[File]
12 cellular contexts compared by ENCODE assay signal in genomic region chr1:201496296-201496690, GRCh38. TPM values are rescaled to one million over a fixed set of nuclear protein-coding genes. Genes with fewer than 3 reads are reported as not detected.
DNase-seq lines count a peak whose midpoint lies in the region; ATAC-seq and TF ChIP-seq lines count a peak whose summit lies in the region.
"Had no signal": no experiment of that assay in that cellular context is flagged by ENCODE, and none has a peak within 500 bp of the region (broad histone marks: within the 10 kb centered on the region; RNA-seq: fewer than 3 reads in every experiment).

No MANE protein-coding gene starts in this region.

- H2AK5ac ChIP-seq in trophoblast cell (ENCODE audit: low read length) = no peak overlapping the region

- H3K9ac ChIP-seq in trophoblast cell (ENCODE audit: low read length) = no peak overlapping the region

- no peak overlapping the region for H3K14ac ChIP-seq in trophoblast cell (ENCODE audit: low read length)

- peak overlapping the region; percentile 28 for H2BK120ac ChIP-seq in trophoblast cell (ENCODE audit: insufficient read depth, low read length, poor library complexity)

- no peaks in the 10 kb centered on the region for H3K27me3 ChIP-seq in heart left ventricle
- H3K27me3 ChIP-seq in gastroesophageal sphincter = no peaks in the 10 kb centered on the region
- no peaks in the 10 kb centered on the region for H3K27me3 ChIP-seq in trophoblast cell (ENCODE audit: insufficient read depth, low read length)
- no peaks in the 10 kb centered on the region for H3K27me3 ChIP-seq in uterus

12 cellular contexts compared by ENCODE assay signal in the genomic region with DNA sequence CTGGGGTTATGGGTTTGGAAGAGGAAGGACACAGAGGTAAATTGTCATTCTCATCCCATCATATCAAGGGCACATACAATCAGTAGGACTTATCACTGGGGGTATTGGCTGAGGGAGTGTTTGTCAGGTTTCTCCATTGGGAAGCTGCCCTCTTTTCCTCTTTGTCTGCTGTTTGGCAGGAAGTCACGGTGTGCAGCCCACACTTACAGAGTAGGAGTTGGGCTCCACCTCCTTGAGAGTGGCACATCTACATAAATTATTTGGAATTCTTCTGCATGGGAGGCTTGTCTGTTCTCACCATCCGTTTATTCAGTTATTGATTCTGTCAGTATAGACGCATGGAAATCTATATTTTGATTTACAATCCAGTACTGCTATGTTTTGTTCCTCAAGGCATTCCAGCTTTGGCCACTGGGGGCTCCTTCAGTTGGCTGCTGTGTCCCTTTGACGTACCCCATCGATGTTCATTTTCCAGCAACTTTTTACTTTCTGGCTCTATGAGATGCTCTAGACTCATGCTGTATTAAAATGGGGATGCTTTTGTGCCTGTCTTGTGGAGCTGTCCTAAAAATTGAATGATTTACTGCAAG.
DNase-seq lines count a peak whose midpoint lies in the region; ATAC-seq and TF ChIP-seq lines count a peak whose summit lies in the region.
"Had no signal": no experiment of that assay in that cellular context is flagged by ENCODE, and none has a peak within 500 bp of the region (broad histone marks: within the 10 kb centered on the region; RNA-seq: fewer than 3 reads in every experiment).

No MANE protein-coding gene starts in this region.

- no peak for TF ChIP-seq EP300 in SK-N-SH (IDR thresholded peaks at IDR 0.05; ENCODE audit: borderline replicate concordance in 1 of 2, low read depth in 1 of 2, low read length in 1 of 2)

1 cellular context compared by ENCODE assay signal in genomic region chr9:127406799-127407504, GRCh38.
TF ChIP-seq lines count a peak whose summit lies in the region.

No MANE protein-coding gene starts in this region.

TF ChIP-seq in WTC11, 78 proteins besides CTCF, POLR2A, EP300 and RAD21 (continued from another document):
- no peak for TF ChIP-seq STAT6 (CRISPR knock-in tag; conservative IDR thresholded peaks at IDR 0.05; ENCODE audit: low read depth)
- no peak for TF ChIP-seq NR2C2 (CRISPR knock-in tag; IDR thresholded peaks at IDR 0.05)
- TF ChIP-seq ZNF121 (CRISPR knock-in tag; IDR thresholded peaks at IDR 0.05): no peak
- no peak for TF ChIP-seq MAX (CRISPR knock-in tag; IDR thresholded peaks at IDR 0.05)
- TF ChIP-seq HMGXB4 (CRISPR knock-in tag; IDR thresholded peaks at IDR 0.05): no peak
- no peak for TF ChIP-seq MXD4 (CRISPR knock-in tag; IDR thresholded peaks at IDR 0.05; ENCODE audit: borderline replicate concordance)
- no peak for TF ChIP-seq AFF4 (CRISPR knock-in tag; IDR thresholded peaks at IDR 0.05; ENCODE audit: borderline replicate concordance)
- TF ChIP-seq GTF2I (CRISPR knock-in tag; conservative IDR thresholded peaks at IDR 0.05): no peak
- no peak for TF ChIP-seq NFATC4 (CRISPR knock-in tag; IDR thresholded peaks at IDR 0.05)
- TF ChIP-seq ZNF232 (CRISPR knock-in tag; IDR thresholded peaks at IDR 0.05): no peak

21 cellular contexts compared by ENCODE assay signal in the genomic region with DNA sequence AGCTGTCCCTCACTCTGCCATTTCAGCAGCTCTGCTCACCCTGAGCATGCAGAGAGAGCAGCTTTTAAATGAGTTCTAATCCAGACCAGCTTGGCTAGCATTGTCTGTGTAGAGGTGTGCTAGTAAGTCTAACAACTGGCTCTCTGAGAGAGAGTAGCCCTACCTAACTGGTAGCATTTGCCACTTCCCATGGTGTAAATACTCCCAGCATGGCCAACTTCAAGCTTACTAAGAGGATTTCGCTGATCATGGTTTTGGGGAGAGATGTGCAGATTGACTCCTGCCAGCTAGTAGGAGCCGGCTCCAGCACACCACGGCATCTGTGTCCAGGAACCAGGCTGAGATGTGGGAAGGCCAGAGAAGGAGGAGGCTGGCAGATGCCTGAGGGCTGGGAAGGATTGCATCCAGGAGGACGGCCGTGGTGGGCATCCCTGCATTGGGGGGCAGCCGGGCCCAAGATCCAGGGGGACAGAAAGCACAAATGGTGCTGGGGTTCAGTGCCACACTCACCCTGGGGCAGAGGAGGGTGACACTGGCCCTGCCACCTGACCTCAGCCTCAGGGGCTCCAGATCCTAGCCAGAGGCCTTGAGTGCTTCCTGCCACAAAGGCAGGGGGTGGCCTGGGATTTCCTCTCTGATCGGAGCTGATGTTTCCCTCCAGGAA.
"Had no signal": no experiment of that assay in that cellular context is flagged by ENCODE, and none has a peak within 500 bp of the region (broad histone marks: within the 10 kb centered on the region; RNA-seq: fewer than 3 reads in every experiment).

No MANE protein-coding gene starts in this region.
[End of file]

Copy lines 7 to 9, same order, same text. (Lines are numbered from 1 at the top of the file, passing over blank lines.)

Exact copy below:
- no peak overlapping the region for H3K14ac ChIP-seq in trophoblast cell (ENCODE audit: low read length)

- peak overlapping the region; percentile 28 for H2BK120ac ChIP-seq in trophoblast cell (ENCODE audit: insufficient read depth, low read length, poor library complexity)

- no peaks in the 10 kb centered on the region for H3K27me3 ChIP-seq in heart left ventricle